When a transient spike hits the port the TVS diode acts like a “trap door” to ground for the transient current. The diode junction achieves breakdown and becomes a low impedance shunt path to sink dangerous current through the diode junction. An effective protection circuit diverts this transient current and clamps the transient voltage spike to a level below the failure threshold of the protected IC.
Especially for the fast rise-time events (ESD and cable discharge) the diode junction must breakdown at a low voltage threshold to engage the transient during the initial inductive spike, In the case of lightning the TVS junction must absorb the high surge currents. As such, the TVS junctions are larger for a lighting rated device.
For silicon TVS junctions, there is a trade-off between the current handling of the device and the capacitance. As a basic rule, the higher the value for the max peak pulse (Ipp) rating of a TVS part, the higher the capacitance of that device. And, conversely, a device with a low capacitance generally correlates to weaker surge absorption.
On Ethernet lines, the device must present a robust surge rating without introducing an excessive capacitance load that will disturb signal quality. TVS arrays can achieve such high-surge immunity and a low capacitance with a “rail clamp” diode architecture. By bridging a TVS diode with very low capacitance “steering diodes,” the effective capacitance of the TVS array can be minimized while also upholding the surge rating (Figure 2a).
In evaluating how well a protection array is “protecting” the clamping voltage must be considered. The clamping voltage is the voltage resulting after the TVS device has clamped the incoming surge transient. (See Figure 2b) This “clamped voltage” will appear at the PHY input. Obviously, it should be minimized. The lower the transient voltage is clamped, the better the protection margin. It is here where the TVS selection makes all the difference.
A device with a lower working voltage can help. This is the normal dc operating voltage of the TVS. Below the working voltage the TVS device is a high impedance element. Just above the working voltage the TVS begins to conduct current. For optimal protection, it is preferable to choose devices with a low working voltage. As an example, for Gigabit Ethernet ports where the differential signal swing may be just under 2V, a TVS with a working voltage of 2.5V will typically have some clamping advantages over a device with 6V. The lower working voltage allows the TVS to arrest the voltage spike at a lower voltage threshold and in theory respond faster.
Additionally, a TVS with “snap back” I-V characteristic can also bring some advantage. In this case, there is a slight negative resistance in the I-V curve. This yields steeper I-V curve, which, in turn, can help lower the clamping voltage at the peak pulse current (see Figure 3).
TVS clamping voltage for a lightning condition is often benchmarked using an 8×20µs current pulse. The following 8x20us clamping voltage curve illustrates the divergence of differing TVS devices in clamping voltage. As the silicon PHY scaling continues leading to more sensitive IC interfaces standard 5V zener arrays are hardly suited to protect high-end Ethernet systems. Instead, low working and low clamping voltage are needed.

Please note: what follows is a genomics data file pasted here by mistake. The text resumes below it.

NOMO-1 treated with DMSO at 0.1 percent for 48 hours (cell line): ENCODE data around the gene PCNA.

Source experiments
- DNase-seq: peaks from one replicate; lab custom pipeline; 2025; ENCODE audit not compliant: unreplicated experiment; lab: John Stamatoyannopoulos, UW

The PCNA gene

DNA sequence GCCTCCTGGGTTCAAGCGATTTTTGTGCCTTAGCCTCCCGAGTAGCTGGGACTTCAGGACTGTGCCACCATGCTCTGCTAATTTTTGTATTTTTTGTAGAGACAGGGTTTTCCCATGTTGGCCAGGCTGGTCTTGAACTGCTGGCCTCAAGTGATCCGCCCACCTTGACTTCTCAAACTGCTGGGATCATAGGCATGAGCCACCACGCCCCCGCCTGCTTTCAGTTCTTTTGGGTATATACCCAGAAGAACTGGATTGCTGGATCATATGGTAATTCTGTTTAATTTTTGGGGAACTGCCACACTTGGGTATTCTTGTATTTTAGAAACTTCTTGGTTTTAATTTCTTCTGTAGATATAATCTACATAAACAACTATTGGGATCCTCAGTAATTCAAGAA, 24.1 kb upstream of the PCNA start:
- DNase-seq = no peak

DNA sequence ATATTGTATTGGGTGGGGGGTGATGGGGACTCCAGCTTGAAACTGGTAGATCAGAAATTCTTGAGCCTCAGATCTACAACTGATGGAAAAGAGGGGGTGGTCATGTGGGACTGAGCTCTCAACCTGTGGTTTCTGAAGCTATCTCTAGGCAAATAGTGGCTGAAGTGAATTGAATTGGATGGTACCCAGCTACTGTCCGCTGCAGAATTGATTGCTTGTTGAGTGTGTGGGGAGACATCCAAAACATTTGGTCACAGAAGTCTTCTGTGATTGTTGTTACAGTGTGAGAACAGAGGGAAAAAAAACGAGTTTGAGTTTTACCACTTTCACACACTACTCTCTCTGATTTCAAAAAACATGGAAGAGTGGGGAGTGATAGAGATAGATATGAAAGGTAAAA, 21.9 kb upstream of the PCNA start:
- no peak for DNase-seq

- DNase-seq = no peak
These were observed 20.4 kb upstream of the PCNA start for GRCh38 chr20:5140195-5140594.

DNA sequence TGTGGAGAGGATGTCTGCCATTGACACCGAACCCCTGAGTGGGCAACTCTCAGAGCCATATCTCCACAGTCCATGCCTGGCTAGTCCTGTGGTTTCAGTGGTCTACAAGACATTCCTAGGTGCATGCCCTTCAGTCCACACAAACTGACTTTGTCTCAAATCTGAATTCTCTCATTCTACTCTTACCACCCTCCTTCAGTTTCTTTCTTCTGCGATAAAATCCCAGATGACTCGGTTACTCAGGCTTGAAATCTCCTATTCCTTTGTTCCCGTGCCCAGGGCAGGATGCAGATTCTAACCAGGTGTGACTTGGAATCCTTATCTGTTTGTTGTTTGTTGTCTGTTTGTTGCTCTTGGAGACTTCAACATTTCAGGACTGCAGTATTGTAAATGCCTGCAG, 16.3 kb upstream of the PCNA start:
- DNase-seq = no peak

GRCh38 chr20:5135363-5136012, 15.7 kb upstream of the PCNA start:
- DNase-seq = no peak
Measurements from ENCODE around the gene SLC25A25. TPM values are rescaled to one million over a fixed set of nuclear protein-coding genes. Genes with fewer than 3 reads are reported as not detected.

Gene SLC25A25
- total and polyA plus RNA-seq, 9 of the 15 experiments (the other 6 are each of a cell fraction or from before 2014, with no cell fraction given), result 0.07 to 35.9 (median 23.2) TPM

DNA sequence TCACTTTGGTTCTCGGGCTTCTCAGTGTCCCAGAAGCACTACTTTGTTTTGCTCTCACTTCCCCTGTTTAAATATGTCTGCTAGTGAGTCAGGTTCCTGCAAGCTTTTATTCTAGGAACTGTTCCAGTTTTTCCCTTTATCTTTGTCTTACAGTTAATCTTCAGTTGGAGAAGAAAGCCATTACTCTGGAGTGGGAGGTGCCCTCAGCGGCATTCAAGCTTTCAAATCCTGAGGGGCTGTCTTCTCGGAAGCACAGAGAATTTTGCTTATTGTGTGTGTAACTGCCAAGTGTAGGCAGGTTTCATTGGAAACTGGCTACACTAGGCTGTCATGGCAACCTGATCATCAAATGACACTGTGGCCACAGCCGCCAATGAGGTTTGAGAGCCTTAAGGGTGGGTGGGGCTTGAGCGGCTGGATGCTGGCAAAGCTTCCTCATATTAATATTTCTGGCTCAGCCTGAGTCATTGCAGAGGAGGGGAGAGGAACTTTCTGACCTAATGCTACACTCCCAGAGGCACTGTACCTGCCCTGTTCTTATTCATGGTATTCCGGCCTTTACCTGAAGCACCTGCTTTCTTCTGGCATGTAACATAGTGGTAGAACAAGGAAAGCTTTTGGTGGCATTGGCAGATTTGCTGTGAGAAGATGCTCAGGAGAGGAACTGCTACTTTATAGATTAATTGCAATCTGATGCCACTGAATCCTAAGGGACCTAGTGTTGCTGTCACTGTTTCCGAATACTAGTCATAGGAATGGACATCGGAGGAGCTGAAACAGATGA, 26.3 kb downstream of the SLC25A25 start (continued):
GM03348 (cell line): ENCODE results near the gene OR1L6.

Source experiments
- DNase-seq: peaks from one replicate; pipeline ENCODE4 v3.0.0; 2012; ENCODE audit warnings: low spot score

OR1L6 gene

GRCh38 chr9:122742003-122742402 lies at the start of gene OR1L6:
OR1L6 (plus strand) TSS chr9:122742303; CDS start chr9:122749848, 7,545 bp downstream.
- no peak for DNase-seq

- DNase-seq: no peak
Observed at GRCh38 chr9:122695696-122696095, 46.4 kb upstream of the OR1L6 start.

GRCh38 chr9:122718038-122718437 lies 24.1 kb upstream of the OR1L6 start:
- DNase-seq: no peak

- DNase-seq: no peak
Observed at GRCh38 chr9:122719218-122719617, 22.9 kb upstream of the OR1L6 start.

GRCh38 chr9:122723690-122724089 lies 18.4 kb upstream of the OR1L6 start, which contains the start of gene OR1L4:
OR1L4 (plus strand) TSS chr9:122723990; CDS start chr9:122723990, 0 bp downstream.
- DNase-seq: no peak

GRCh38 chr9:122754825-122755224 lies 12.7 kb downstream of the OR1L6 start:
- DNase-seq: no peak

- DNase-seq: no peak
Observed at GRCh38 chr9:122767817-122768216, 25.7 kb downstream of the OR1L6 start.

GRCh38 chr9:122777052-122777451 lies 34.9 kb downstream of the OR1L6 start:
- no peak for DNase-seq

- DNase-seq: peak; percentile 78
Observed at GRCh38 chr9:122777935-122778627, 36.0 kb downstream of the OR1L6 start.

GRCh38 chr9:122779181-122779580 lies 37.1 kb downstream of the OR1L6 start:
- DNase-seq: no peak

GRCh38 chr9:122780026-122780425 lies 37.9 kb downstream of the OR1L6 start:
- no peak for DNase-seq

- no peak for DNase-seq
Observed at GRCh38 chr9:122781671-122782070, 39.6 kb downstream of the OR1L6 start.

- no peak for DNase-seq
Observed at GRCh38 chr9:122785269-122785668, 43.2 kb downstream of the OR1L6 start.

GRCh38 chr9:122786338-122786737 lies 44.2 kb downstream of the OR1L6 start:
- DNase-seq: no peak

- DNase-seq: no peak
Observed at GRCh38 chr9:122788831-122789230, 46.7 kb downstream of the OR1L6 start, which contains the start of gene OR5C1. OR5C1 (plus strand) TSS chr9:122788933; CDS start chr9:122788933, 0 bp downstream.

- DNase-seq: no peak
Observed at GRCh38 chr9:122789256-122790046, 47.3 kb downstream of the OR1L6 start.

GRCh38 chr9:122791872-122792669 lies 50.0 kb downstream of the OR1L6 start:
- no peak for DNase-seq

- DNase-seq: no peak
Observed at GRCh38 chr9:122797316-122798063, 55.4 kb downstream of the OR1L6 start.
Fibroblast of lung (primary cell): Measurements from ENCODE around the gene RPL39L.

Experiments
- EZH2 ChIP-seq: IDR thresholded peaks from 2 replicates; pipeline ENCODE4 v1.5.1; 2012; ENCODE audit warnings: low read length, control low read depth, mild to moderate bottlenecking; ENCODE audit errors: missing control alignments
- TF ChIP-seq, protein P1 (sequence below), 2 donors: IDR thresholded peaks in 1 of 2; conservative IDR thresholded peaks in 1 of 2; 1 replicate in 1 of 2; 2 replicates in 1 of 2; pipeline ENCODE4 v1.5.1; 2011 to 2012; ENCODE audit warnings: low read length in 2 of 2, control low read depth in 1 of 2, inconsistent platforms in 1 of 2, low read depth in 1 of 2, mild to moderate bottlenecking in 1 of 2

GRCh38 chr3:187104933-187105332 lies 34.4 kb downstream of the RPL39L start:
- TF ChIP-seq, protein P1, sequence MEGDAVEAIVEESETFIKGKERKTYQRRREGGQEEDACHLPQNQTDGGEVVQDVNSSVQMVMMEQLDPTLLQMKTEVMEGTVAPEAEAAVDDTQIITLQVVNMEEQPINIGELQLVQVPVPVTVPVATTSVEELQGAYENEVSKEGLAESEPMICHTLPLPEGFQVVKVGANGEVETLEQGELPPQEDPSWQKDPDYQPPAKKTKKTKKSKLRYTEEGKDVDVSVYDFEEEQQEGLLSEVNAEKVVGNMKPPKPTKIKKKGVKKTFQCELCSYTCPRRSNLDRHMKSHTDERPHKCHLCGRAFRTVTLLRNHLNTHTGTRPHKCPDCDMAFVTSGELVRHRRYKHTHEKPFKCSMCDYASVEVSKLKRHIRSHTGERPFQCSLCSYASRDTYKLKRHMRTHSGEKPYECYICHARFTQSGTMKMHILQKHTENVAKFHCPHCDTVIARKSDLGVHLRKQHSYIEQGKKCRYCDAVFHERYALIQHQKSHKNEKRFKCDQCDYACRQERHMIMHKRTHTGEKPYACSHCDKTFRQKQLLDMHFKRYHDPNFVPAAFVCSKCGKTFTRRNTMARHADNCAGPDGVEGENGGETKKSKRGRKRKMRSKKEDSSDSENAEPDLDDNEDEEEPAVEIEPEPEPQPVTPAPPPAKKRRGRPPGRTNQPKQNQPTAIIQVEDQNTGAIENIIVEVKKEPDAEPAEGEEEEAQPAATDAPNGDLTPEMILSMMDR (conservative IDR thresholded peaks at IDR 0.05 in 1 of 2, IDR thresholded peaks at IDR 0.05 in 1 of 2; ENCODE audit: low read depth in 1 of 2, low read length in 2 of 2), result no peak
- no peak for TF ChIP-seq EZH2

CIRCUIT PROTECTION IMPLEMENTATION
Finally, the question frequently arises as to where the protection devices should be implemented. Is it better to place the protection on the line side closer to the boundary of the port? Or is it better to place the protection on the PHY side behind the Ethernet magnetics? There are certainly good reasons for choosing either. Yet, for most immunity conditions, the advantages to protecting on the PHY of the Ethernet magnetics outweigh the advantages to protecting on the line side. One of the key reasons for PHY side protection is that for most surge events, the transformer provides some level of attenuation to the surge event. Thus the pulse is reduced somewhat on the PHY side of the interface – though it is still an extremely dangerous surge. Placing components on the PHY side allows the EMC immunity plan to leverage the transformer and whatever action it is providing against the surge.
The Ethernet ports in today’s networking landscape are more sensitive than any other previous time within the industry. Power efficient, highly miniaturized Ethernet PHYs increasingly need advanced transient voltage protection circuits to safeguard against a host of transient threats. With some forethought at the outset of the design phase, TVS diodes can be effectively implemented to safeguard Ethernet-based systems from the many transient voltage threats encountered at the system level.
Tim Puls is a product marketing manager for protection products at Semtech. Previously, he worked as a field sales engineer with National Semiconductor and in application engineering for Texas Instruments. He holds a bachelor’s in electrical engineering from Texas A&M University. He can be reached at email@example.com.